Zak George is here to give us some guidelines on the best way to start potty training your puppy through positive rewards and consistency! Now that’s training without the pain!
Control Your Dog’s Environment
Controlling your dog’s environment is the basis for all indoor training, including potty training your puppy. I already have a whole blog post about how to introduce your dog to new areas of the house so, be sure to check that out! Dogs instinctively like their “home” to be clean so establishing a crate, bathroom, or playpen that is designated for your puppy can aid in training your dog to relieve himself outside. Remember that your idea of ‘home” is very different from your dog’s idea of “home.” Your dog probably considers the place he finds most comfortable to be his “home.” So having a comfortable crate or area where your dog feels at “home” can certainly aid when potty training your puppy.
Establishing A Routine
Perhaps the most important part of potty training your puppy is consistency and routine. Maintaining a schedule throughout the day reinforces to your puppy that the right place to go to the bathroom is outside. By providing your puppy with ample opportunities to go outside, you don’t give your puppy the chance to make a mistake.
How often should you take your puppy outside to go potty? This is fairly dependent on how old your puppy is. Generally, one-month old puppies can hold their bladder for about one hour, a two month old puppy for two hours, and so on. However, you should never leave your dog longer than three or four hours without a potty break, especially during potty training. Here’s a helpful guideline you should use as a reminder to take your puppy outside.
First thing in the morning
Roughly 15-20 minutes after your puppy eats or drinks
Right after your puppy wakes up from a nap
Right after your puppy plays
Every time your puppy sniff the ground and walks in circles
Every few hours throughout the day
Right before bedtime
During the first and second weeks of potty training you may need to take your puppy outside in the middle of the night
When you are outside with your puppy it is important to remember that this is time dedicated to training your puppy. Your patience will be needed because it may take your puppy ten minutes to finally decide on spot to relieve himself. That ten minutes can feel like thirty minutes when you have other things to do. Hang in there and know that if you put in the time and effort now, your potty training experience will be much shorter in the end.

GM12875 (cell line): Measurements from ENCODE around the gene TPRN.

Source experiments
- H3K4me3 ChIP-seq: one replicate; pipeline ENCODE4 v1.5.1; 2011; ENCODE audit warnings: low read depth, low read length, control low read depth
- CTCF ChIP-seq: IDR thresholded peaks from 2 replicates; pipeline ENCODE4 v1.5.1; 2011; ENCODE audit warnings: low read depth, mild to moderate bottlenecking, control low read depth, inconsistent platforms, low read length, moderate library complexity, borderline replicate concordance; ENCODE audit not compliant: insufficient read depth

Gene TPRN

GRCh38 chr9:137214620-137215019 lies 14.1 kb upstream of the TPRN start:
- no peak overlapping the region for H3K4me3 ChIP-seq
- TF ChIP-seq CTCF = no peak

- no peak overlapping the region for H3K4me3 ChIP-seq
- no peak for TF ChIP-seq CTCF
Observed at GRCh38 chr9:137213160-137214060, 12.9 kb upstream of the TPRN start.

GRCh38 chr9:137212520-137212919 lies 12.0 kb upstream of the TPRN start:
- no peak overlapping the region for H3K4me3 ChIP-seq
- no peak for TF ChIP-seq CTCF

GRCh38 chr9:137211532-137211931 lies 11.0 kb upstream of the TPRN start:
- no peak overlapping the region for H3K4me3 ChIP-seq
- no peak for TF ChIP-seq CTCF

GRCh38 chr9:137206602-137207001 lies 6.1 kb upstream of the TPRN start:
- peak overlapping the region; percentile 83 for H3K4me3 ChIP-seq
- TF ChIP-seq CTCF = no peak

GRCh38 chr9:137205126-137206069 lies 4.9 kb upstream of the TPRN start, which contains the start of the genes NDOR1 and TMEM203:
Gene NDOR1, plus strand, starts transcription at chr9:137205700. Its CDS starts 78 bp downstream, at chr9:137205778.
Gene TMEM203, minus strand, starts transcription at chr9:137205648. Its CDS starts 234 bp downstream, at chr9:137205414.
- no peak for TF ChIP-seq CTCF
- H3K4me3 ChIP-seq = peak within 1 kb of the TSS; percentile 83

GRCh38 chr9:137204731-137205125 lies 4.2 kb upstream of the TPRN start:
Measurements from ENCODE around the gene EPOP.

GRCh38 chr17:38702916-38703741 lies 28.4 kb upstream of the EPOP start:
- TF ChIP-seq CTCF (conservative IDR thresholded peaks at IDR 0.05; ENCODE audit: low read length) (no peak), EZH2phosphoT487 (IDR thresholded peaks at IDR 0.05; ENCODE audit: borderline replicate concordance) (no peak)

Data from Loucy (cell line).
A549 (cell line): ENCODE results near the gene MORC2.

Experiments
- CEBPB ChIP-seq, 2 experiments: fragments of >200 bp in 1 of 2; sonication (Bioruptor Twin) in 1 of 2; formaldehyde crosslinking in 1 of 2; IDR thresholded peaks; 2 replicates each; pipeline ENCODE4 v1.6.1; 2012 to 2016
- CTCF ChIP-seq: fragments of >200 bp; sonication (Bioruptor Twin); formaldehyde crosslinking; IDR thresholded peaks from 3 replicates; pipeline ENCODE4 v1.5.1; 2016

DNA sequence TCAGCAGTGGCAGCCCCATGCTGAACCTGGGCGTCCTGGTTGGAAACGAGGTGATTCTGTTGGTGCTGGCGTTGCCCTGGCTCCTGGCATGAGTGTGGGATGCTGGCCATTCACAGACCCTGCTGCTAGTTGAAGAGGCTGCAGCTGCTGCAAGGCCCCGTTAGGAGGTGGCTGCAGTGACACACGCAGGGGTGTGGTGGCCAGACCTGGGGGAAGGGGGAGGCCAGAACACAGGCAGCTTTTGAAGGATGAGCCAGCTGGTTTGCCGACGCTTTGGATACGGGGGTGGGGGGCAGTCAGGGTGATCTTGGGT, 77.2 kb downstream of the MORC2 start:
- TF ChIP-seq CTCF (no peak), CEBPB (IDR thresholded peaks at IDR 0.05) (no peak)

Before you go outside it helps to say something like, “Let’s go potty” so your puppy will learn that it’s time for business. When you first go outside, with your puppy on a leash, you may have to ignore your puppy’s efforts to play and run around with you. The best approach is to lead your puppy to the area you want him to use in the future and remain quiet and still until your puppy is done. If your puppy doesn’t take care of business within ten minutes go back inside and try again in 15-20 minutes. Make sure you keep a close eye on him for any signs that he might need to go outside.
Put Your Paws Together!
As soon as your puppy is finishing up, clearly and cheerfully say, “Good potty!” or something similar, and reward your puppy with something really special like these training treats or his favorite toy. Now is the time to show your puppy how fun and exciting you are. By positively rewarding your puppy for going to the bathroom outside, you will teach your dog to be excited about going potty in the right place.
It may take several weeks before your puppy happily goes outside for a potty break. If your puppy has an accident, remember that it’s like a baby going to the bathroom in their diaper, punishment doesn’t make sense. Instead, look back at your own behavior and see if there is something you can pinpoint as a possible cause for this accident. Not to worry, just go back to your routine and try for a more consistent schedule.
Be sure to check out my Potty Training video for even more tips and tricks to help you potty train your puppy!